Lean Diet, Sharp Mind - July 2015

Higher intake of trans fat, commonly used in processed foods to improve taste, texture, and shelf life, has been linked to worse memory function in men in their prime earning years.

Each gram per day of dietary trans fatty acid intake was associated with an estimated 0.76 fewer words recalled. This translates into 11 to 12 fewer words recalled with the highest intake vs none from a mean of 86 words, they report.

Dr Beatrice Golomb told Medscape Medical News. "In terms of brain function more broadly, our work has previously shown an association between trans fat consumption and worse mood and more aggressive behaviours. Thus, trans fats show adverse associations with two of the other key pillars of brain function, mood and behaviour," she said.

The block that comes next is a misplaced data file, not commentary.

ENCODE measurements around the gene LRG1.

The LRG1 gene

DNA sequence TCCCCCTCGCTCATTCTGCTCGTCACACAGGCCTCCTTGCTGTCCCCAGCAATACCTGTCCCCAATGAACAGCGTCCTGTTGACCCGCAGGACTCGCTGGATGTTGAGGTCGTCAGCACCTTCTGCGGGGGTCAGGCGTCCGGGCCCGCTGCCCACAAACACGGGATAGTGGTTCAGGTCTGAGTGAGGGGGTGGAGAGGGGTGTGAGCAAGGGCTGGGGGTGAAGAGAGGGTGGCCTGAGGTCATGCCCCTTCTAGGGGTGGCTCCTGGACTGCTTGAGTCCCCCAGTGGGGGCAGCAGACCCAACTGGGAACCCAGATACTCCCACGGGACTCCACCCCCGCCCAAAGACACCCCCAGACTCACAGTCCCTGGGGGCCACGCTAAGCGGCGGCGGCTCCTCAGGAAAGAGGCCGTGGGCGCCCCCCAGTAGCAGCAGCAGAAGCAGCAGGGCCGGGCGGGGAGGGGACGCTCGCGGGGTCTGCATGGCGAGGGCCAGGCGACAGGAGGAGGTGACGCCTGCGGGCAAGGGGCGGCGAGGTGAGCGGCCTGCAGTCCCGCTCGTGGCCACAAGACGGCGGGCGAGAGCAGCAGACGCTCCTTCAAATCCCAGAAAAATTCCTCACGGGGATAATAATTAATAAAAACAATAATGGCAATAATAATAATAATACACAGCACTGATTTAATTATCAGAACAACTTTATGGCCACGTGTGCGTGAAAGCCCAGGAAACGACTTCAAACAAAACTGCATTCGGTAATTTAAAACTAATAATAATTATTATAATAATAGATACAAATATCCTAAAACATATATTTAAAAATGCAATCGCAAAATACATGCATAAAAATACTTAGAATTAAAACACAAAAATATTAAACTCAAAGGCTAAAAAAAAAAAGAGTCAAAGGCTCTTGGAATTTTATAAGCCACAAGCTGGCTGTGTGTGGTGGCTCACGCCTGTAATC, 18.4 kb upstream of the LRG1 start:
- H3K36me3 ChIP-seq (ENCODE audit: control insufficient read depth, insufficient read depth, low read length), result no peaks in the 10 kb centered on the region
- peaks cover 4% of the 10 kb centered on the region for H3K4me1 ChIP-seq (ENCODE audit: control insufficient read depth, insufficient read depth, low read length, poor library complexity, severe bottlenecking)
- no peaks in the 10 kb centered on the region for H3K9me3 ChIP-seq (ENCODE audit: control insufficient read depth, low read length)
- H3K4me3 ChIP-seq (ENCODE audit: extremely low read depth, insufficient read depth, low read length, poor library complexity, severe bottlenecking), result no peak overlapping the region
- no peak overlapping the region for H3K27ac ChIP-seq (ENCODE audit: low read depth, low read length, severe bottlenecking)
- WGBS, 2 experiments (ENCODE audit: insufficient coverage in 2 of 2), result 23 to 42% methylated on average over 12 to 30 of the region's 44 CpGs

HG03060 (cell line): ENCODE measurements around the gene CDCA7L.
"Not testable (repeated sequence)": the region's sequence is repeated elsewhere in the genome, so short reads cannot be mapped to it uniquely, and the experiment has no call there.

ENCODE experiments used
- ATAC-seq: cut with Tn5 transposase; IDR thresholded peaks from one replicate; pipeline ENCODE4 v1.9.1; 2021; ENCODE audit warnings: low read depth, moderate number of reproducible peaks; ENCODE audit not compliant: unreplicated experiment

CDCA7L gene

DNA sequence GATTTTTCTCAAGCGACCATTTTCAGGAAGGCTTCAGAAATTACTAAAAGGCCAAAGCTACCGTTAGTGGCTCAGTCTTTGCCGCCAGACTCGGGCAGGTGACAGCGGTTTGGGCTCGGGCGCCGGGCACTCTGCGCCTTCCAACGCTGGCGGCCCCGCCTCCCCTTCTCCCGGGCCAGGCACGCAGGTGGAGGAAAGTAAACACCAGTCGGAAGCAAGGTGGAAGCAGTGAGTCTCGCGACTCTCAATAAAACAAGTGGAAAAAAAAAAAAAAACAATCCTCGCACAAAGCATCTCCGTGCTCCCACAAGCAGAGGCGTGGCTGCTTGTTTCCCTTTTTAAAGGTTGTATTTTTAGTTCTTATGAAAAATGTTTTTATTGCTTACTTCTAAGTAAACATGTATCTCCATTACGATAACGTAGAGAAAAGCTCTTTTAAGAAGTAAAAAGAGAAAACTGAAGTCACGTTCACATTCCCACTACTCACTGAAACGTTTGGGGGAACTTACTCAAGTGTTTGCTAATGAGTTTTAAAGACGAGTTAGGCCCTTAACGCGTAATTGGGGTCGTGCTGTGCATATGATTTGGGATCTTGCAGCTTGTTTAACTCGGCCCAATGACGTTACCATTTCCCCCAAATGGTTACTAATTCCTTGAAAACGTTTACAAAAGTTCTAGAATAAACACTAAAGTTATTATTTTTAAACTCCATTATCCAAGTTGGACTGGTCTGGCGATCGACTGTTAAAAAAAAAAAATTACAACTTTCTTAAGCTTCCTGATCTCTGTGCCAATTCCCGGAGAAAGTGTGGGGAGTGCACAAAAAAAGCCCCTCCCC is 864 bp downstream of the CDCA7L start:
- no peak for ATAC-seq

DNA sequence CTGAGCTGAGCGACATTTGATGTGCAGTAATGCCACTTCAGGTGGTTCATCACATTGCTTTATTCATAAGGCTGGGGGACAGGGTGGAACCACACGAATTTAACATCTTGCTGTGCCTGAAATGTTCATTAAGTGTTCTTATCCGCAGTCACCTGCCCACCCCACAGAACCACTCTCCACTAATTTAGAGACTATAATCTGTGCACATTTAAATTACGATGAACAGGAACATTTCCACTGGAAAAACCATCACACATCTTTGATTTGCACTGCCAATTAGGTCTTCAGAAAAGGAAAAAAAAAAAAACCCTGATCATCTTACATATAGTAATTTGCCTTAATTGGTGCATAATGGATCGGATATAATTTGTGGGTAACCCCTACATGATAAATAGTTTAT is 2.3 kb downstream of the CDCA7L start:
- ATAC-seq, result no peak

A large body of research has linked trans fat intake to other health risks, including higher rates of cardiovascular disease and obesity. "What has recently emerged," said Dr Lichtenstein, "is the association of obesity with cognitive decline and that intake of trans fatty acids may mediate the influence of obesity on cognitive function. As a neurologist, I am frequently asked how to prevent dementia and preserve memory. With this and other evidence, I can confidently counsel my patients to avoid food with high trans fats. After all, sharp minds run on lean diets." – Medscape Online

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